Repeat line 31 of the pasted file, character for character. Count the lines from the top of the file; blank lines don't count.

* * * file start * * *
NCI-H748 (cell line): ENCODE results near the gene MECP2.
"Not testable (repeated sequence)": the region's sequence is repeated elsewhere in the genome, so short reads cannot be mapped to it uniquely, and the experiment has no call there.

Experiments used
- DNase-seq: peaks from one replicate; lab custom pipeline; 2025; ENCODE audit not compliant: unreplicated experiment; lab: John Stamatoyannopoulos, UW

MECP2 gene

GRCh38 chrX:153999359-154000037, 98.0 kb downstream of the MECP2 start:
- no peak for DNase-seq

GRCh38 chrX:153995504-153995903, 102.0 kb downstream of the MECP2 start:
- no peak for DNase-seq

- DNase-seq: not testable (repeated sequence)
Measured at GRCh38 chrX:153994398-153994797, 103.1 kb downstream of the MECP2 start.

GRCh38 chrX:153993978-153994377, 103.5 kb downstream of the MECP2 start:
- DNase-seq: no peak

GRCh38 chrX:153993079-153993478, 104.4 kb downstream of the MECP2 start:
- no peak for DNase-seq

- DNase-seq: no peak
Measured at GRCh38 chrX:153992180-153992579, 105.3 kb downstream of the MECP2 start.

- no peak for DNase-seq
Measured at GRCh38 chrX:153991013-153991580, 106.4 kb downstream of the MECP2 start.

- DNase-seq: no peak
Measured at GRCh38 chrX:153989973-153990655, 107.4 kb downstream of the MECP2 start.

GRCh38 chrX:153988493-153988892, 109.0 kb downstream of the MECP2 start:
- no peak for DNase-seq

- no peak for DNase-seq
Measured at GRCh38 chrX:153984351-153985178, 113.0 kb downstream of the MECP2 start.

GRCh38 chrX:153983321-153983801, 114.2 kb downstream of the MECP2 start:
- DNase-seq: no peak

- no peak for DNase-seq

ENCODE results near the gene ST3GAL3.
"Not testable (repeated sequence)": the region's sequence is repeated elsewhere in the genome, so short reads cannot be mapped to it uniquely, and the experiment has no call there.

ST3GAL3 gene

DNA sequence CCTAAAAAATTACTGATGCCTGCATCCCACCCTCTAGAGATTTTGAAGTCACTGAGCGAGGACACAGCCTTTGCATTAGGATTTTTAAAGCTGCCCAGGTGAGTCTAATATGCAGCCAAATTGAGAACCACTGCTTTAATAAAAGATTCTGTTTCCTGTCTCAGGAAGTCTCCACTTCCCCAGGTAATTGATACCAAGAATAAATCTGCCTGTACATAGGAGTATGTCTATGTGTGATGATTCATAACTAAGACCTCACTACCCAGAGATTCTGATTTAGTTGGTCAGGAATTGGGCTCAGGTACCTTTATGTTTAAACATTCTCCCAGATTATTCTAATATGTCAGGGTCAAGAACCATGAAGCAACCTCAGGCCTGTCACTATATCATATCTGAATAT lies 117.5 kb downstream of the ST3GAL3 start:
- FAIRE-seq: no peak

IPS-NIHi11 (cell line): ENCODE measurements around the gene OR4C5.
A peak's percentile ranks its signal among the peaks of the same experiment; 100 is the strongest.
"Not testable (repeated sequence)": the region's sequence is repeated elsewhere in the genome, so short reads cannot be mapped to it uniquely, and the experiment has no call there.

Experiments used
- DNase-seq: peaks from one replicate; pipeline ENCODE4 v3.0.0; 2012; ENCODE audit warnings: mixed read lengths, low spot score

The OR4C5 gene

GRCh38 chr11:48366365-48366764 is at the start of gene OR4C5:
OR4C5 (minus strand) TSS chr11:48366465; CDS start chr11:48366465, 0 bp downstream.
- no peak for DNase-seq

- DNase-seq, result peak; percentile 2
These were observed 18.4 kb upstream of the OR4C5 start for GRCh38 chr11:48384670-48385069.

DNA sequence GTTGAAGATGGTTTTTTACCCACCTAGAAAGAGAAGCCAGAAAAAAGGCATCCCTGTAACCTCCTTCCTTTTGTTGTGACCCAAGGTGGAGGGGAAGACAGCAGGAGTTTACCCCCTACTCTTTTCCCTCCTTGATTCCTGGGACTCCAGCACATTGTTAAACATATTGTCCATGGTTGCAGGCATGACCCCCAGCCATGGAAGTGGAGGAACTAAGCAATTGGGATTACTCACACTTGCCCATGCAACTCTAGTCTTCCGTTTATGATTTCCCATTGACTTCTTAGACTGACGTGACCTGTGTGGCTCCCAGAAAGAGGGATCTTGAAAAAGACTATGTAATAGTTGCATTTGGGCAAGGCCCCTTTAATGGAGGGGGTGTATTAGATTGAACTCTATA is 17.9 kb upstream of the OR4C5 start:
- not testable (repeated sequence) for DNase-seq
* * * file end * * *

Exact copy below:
ST3GAL3 gene